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Robert II of France

From Wikipedia, the free encyclopedia

Robert II
Sceau de Robert II le pieux.jpg
Seal of King Robert
King of the Franks
Co-reign
Solo-reign
30 December 987 – 24 October 996;
24 October 996 – 20 July 1031
Coronation30 December 987[1]
PredecessorHugh
SuccessorHenry I
Born27 March 972
Orléans, France
Died20 July 1031(1031-07-20) (aged 59)
Melun, France
Burial
SpouseRozala of Italy
Bertha of Burgundy
Constance of Arles
IssueHedwig, Countess of Nevers
Hugh Magnus
Henry I of France
Adela, Countess of Flanders
Robert I, Duke of Burgundy
HouseHouse of Capet
FatherHugh Capet
MotherAdelaide of Aquitaine

Robert II (27 March 972 – 20 July 1031), called the Pious (French: le Pieux) or the Wise (French: le Sage), was King of the Franks from 996 to 1031, the second from the House of Capet. He was born in Orléans to Hugh Capet and Adelaide of Aquitaine. Robert distinguished himself with an extraordinarily long reign for the time. His 35-year-long reign was marked by his attempts to expand the royal domain by any means, especially by his long struggle to gain the Duchy of Burgundy. His policies earned him many enemies, including three of his sons. He was also known for his difficult marriages: he married three times, annulling two of these and attempting to annul the third, prevented only by the Pope's refusal to accept a third annulment.

Co-rule with father

Denier of Robert II the Pious, struck at Soissons
Denier of Robert II the Pious, struck at Soissons

Immediately after his own coronation, Robert's father Hugh began to push for the coronation of his son. "The essential means by which the early Capetians were seen to have kept the throne in their family was through the association of the eldest surviving son in the royalty during the father's lifetime," Andrew W. Lewis has observed, in tracing the phenomenon in this line of kings who lacked dynastic legitimacy.[2][a] Hugh's claimed reason was that he was planning an expedition against the Moorish armies harassing Borrel II of Barcelona, an invasion which never occurred, and that the stability of the country necessitated a co-king, should he die while on expedition.[3] Ralph Glaber, however, attributes Hugh's request to his old age and inability to control the nobility.[4] Modern scholarship has largely imputed to Hugh the motive of establishing a dynasty against the claims of electoral power on the part of the aristocracy, but this is not the typical view of contemporaries and even some modern scholars have been less sceptical of Hugh's "plan" to campaign in Spain.[5] Robert was eventually crowned on 25 December 987.[6] A measure of Hugh's success is that when Hugh died in 996, Robert continued to reign without any succession dispute, but during his long reign actual royal power dissipated into the hands of the great territorial magnates.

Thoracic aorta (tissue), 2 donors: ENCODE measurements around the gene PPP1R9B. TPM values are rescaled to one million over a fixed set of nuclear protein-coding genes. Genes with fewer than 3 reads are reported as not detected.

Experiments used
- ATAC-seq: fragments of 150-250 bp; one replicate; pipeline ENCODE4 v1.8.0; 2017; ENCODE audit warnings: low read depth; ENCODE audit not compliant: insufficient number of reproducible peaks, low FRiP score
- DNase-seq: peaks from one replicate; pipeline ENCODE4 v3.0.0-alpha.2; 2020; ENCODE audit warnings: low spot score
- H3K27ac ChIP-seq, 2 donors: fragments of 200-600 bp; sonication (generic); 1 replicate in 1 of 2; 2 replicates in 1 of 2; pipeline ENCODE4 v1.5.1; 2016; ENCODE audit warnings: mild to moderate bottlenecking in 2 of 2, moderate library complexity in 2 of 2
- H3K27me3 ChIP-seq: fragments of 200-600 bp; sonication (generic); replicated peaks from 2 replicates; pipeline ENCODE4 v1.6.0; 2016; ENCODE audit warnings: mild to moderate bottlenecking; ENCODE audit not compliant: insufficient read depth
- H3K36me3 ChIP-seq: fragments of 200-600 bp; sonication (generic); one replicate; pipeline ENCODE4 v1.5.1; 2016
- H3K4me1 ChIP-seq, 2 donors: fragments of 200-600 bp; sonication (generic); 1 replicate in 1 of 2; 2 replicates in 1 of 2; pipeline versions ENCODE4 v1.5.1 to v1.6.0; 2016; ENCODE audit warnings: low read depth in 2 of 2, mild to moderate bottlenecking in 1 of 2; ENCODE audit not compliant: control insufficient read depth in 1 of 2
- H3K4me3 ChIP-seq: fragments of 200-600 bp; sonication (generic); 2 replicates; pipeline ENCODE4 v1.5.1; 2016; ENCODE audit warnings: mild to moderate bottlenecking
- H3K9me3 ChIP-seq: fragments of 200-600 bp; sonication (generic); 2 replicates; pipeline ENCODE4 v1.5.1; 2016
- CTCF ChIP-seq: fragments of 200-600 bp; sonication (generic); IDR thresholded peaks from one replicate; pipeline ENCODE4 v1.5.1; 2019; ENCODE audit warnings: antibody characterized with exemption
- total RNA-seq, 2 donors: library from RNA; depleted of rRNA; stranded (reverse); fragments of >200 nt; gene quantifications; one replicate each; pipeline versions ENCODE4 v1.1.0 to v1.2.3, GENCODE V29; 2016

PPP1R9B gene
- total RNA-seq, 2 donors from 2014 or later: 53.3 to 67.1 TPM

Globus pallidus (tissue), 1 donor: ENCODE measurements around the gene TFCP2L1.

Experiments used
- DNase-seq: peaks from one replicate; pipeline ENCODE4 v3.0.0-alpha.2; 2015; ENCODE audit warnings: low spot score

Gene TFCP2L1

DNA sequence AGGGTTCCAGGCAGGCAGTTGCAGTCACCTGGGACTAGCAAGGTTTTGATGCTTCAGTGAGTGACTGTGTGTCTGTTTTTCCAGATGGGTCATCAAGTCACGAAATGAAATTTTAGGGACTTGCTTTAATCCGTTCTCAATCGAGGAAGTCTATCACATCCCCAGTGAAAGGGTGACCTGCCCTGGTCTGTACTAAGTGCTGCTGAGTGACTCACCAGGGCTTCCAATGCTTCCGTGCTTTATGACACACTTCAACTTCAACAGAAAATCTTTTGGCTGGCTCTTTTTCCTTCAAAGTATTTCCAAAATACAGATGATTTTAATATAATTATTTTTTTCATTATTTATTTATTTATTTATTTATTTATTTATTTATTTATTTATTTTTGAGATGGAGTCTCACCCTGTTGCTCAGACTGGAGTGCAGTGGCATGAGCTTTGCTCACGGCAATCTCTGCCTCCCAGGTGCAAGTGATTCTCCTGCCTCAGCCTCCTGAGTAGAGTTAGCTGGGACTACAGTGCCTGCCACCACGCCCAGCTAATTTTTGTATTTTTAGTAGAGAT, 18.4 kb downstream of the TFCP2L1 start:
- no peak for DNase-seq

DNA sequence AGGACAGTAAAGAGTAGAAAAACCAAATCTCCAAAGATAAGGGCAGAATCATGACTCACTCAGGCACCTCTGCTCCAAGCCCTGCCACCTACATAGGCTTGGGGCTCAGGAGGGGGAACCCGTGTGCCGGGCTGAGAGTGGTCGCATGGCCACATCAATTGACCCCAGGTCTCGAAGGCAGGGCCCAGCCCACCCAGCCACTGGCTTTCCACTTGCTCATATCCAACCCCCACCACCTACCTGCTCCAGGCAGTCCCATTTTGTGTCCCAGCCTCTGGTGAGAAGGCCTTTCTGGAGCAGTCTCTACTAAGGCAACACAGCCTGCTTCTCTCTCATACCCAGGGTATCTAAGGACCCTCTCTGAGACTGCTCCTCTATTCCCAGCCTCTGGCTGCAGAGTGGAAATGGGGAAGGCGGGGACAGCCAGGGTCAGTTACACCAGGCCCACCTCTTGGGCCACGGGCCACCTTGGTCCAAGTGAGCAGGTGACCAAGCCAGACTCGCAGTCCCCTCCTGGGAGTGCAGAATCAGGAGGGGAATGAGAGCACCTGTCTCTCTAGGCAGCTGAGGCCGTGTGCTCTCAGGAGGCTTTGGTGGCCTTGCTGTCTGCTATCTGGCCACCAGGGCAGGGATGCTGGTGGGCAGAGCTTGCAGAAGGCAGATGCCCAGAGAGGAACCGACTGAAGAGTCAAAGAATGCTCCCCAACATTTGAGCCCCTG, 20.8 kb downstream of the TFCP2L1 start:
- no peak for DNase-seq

Robert had begun to take on active royal duties with his father in the early 990s. In 991, he helped his father prevent the French bishops from trekking to Mousson in the Kingdom of Germany for a synod called by Pope John XV, with whom Hugh was then in disagreement.

Marital problems

As early as 989, having been rebuffed in his search for a Byzantine princess,[b] Hugh Capet arranged for Robert to marry Rozala, the recently widowed daughter of Berengar II of Italy, many years his senior, who took the name of Susanna upon becoming queen.[c] She was the widow of Arnulf II of Flanders, with whom she had two children. Robert divorced her within a year of his father's death in 996. He then married Bertha, daughter of Conrad of Burgundy, around the time of his father's death. She was a widow of Odo I of Blois, but was also Robert's second cousin. For reasons of consanguinity, Pope Gregory V refused to sanction the marriage, and Robert was excommunicated.[10] After long negotiations with Gregory's successor, Sylvester II, the marriage was annulled.

Finally, in 1001, Robert entered into his final and longest-lasting marriage—to Constance of Arles, the daughter of William I of Provence. Her southern customs and entourage were regarded with suspicion at court. After his companion Hugh of Beauvais, count palatine, urged the king to repudiate her as well, knights of her kinsman Fulk III, Count of Anjou had Beauvais murdered in 1008. The king and Bertha then went to Rome to ask Pope Sergius IV for an annulment so they could remarry.[11] After this was refused, he went back to Constance and fathered several children by her. Her ambition alienated the chroniclers of her day, who blamed her for several of the king's decisions. Constance and Robert remained married until his death in 1031.

Piety